When the water is colored, the color from the water can stain the plant, especially if it is a light colored plant, such as the white petals on our flowers.
The carnations took around 5 days to fully saturate with color (as seen in the final picture above). They took 1 day to show faint coloring, and the color continued to saturate more and more as the days progressed. We also observed that the carnations with the shortest stems absorbed the most color into their petals.
The roses showed color within hours, and after one day had already reached their full saturation (as shown above). This would be a good flower to use if your kids want to see instant gratification with this experiment. However, it is also the most expensive flower…
The Chinese cabbage started to show coloring within hours, and were fully saturated in 2 days. The blue and red colored leaves showed up best, while the yellow and green coloring were not as obvious because they were so similar to the natural color of the cabbage.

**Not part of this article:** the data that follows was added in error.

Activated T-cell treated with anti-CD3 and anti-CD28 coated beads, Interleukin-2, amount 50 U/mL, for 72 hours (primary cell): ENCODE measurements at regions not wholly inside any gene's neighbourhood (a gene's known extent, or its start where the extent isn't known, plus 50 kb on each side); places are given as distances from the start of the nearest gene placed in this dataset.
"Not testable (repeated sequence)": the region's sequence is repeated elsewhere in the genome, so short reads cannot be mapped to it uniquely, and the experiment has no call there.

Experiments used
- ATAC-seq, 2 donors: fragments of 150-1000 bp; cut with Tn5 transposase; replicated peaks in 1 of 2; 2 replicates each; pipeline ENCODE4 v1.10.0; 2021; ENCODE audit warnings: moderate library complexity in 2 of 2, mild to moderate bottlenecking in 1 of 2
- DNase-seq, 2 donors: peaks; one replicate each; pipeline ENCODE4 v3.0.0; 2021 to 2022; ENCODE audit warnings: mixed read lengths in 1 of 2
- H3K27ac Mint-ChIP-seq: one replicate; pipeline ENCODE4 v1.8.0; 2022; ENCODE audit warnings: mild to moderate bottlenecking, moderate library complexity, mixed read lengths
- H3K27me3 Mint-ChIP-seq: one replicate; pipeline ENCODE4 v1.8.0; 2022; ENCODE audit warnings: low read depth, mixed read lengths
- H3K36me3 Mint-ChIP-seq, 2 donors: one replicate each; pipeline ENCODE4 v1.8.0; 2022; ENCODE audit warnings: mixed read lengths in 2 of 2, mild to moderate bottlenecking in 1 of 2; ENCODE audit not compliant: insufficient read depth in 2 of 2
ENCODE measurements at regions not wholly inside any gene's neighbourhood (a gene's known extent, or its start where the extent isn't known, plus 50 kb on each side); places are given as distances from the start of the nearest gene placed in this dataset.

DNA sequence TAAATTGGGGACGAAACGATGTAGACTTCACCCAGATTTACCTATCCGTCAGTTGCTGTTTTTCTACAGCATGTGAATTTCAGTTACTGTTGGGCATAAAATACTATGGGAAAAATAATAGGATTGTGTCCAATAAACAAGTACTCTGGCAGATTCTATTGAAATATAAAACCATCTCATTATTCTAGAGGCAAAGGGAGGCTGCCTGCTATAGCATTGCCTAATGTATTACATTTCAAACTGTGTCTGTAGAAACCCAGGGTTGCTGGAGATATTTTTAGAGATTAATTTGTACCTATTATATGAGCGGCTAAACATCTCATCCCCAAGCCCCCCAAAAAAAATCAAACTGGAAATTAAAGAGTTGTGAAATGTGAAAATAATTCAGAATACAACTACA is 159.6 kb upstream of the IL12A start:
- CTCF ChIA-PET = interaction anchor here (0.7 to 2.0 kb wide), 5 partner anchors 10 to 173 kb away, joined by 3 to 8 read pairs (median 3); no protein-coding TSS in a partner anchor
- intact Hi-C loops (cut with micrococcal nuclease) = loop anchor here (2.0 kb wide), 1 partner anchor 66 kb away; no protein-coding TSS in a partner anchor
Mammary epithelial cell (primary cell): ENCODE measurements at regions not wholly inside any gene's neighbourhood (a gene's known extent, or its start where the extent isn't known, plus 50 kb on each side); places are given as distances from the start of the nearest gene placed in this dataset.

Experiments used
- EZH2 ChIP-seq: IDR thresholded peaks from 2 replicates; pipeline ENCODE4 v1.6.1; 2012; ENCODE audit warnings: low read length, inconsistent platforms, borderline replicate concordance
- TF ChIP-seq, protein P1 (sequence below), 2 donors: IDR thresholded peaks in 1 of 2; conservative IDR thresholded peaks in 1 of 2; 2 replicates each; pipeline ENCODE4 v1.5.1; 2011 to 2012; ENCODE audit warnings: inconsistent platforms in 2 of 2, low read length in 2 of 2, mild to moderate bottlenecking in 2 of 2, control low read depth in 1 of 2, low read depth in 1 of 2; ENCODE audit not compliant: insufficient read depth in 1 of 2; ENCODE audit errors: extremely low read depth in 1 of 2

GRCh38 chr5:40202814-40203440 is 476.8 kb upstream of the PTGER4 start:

The celery started to show color overnight and were fully saturated in 2 days. I used the darker celery stalks (because they had more leaves), but I think the color would have showed up better on the lighter colored inner stalks. Similar to the cabbage, the red and blue showed up best, while the yellow and green were hard to see because it was so close to the original color fo the celery.
My kids and I all loved this experiment! My kids excitedly ran to check on the plants every time they entered our kitchen. They would enthusiastically tell me what was happening to the plants and how cool it was.
My favorite part was when, a few days after we started the experiment, my mother-in-law came to visit. Before she came in the house my son told her, “I can’t wait for you to see our science experiments. We have plants all over the kitchen counter because we are doing science.”
Kids are never too young to instill a passion for learning and science. Start them young, introduce STEAM concepts often, and you will be surprised at how quickly your kids learn and love doing these activities.
Have you tried this experiment with your kids yet? Which plant did you use?